MOOCs are moving beyond universities.
Coursera recently announced a partnership with the United States government, but it's not just the government teaming up with MOOC providers. MOOC partnerships outside of universities encompass museums, technology companies and even the World Bank. Their intended audience varies, but one group crops up often: teachers. Many of the programs are meant to educate educators.
Here are seven high-profile non-university organizations that are partnering with MOOCs:
This most recent partnership is meant to create “learning hubs” around the world where students can have Internet access to free courses, supplemented by in-person discussions. Much of the recent growth in visits to MOOC sites has been from abroad, with visits from India, for example, doubling over the last year or so. The notion that the developing world could skip over brick-and-mortar universities and head right to virtual ones is a powerful idea. If that happens, the U.S. government wants to be on the frontlines, using online education to expose a foreign audience to American ideas and education.
Last month, Coursera announced that it was joining with The World Bank to offer its courses on development and poverty alleviation. The partnership is aimed at giving policymakers and on-the-ground development experts "valuable practical" knowledge on strategies and challenges in development. The first offering is "Turn Down the Heat" and focuses on why global warming must be avoided.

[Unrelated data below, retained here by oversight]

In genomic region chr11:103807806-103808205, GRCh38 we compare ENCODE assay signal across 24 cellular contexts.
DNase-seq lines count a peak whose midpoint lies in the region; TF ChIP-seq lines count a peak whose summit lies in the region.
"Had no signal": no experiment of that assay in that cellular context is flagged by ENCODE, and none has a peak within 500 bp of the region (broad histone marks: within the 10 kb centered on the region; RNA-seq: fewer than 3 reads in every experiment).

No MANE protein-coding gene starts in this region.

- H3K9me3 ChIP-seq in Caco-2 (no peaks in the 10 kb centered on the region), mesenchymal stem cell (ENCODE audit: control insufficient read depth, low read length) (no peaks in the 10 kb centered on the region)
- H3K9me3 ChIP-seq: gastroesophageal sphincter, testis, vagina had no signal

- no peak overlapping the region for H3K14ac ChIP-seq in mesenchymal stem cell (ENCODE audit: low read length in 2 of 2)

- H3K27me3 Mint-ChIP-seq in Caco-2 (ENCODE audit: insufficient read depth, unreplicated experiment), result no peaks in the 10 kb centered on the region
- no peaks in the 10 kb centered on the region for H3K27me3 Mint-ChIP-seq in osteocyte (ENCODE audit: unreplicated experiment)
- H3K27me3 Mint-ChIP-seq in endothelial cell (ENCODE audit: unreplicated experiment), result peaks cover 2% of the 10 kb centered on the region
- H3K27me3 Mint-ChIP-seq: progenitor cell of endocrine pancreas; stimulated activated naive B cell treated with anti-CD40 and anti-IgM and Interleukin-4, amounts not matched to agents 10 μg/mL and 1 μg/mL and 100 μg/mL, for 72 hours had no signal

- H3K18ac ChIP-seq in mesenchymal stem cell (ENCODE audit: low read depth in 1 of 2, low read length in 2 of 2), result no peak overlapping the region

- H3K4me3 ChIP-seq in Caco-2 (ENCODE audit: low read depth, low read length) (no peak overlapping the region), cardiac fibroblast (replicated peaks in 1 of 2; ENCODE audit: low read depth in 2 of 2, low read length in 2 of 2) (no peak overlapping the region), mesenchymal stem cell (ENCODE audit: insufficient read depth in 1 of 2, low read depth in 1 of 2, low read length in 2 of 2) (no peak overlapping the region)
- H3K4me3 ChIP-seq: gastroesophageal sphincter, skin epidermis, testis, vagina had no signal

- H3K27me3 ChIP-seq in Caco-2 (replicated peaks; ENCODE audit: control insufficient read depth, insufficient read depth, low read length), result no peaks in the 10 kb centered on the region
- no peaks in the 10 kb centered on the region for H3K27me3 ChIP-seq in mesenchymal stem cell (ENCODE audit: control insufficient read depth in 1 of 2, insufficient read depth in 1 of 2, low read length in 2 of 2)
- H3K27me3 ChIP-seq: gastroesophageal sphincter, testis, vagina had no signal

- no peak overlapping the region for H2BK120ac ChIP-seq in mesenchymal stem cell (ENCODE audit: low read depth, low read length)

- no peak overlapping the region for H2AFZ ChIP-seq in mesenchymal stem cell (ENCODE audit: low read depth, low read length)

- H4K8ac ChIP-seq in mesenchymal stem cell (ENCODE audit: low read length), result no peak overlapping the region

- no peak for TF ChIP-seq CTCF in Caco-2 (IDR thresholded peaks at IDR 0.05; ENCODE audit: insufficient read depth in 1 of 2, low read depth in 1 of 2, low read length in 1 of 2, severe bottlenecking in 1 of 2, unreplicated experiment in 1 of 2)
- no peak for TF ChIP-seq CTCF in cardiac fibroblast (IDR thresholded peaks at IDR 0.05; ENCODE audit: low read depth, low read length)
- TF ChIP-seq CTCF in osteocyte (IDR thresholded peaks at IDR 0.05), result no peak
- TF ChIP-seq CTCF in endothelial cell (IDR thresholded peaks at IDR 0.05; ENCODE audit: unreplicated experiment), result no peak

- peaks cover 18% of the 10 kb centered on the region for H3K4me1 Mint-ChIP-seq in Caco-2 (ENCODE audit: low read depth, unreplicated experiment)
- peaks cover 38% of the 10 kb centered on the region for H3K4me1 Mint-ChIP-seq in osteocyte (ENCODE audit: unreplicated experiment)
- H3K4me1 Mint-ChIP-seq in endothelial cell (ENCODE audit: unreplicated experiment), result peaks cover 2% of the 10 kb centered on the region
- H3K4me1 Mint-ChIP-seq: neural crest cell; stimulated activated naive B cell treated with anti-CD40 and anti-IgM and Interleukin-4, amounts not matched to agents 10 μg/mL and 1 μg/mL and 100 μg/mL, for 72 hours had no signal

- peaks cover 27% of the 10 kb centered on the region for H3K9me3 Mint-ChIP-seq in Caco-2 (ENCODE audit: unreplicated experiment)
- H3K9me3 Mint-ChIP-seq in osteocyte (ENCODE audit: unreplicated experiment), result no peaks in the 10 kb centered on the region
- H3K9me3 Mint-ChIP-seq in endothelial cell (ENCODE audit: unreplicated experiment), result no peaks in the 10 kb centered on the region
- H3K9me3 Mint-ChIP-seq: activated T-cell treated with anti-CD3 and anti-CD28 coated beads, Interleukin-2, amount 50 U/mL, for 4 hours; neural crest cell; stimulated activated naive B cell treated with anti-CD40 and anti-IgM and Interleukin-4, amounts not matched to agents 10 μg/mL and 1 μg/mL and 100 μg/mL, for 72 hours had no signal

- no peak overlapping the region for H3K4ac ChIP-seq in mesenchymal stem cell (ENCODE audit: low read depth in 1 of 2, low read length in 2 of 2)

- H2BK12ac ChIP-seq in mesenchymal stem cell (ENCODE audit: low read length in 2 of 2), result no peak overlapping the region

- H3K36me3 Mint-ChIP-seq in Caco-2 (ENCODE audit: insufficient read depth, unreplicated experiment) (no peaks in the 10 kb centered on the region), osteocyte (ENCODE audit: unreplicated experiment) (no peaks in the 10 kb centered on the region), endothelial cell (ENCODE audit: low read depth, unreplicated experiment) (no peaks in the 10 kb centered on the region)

The New York museum joined with Coursera to offer science courses for K-12 teachers. The partnership involves several other museums and schools of education, including the University of Virginia. The museum's offerings include courses on evolution and genetics.
The Commonwealth Education Trust invests in education and teacher training in the more than 50 countries across the Commonwealth. Its courses focus heavily on the nuts and bolts of teaching itself—such as curriculum, planning and student assessment—rather than on specific academic subjects
Udacity has joined with AT&T, Google and others to form the Open Education Alliance. The alliance is intended to give students the skills they need to pursue careers in technology, outside of the framework of a traditional university. Apart from Google and AT&T, partners include technology companies such as Autodesk, NVIDIA and Intuit, as well as Georgia Tech and education startup Khan Academy.
6. GOOGLE + EDX
Not-for-profit online learning initiative edX announced a partnership with Google to create and operate MOOC.org, a new site for non-xConsortium universities, institutions, businesses, governments and teachers to build and host their courses. Whereas other MOOC partnerships focus on specific audiences, this one aims to make MOOC development and learning open to practically anybody.
MOMA describes its mission as "helping you understand and enjoy the art of our time." Its MOOCs are designed to help teachers foster and transmit understanding and appreciation of art to their students. One of the courses, Art and Inquiry: Museum Teaching Strategies For Your Classroom, tries to bring teaching methods typically used in museums into classrooms. A follow-up course, Art & Activity: Interactive Strategies for Engaging with Art, aims to give teachers more hands-on activities.
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